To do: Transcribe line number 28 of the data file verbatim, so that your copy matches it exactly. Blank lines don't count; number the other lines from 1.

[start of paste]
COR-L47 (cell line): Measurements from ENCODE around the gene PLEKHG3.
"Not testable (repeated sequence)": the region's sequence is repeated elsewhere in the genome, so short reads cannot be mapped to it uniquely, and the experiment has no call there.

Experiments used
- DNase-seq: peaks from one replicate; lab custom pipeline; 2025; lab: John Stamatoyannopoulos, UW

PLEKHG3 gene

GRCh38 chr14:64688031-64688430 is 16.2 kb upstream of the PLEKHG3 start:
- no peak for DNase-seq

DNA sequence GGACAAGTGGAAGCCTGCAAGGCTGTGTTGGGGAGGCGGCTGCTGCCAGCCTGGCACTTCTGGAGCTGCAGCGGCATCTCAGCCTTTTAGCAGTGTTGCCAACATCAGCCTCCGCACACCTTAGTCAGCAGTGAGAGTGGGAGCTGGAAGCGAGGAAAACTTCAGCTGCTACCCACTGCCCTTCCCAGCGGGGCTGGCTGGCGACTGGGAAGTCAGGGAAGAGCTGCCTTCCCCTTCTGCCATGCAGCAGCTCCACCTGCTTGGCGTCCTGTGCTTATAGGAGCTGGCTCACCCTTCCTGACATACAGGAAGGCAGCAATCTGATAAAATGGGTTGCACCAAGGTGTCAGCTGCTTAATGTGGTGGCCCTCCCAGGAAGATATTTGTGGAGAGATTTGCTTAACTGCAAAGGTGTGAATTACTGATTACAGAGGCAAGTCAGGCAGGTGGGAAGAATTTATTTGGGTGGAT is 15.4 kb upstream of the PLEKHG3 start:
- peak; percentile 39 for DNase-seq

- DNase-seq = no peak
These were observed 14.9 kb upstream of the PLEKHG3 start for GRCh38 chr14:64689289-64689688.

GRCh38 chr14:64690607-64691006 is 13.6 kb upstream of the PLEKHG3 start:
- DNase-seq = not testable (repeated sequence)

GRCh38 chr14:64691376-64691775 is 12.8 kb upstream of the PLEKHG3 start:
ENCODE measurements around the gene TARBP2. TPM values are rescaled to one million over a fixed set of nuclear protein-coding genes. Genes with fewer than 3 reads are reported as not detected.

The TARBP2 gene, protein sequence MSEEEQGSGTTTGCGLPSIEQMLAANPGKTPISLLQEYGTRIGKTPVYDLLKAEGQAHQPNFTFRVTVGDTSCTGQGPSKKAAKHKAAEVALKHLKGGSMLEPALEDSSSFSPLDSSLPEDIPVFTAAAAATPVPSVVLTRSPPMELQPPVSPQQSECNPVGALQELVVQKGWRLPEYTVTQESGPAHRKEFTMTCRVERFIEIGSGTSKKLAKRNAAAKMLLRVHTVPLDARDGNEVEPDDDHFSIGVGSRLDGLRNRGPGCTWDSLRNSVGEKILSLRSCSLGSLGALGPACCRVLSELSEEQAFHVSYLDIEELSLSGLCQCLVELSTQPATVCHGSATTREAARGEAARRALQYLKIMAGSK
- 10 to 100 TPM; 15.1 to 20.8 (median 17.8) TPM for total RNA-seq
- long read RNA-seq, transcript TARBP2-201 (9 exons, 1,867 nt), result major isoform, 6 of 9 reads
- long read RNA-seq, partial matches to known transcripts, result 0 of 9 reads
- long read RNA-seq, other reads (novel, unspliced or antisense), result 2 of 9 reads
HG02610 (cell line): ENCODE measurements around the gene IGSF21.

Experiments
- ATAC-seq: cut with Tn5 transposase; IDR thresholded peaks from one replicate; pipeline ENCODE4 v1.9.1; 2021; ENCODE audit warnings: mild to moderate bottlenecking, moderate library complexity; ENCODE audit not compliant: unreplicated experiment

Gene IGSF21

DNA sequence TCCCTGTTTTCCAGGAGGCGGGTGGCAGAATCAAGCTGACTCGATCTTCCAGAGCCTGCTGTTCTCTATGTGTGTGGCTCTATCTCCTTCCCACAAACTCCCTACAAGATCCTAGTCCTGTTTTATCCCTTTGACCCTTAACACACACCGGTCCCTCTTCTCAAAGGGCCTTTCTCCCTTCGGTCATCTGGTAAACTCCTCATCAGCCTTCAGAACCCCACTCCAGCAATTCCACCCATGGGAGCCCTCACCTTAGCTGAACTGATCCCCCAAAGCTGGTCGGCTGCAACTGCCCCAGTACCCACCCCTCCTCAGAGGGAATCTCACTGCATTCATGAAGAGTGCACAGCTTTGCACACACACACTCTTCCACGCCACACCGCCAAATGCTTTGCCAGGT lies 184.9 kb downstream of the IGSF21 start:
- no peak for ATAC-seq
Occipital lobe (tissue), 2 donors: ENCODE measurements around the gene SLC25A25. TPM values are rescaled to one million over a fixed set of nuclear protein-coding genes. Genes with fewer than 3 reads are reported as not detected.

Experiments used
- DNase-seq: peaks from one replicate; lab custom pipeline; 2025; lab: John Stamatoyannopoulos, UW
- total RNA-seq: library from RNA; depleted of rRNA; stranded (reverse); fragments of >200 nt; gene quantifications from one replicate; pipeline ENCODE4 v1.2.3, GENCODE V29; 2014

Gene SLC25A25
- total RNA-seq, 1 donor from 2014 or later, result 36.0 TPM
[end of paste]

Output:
Experiments used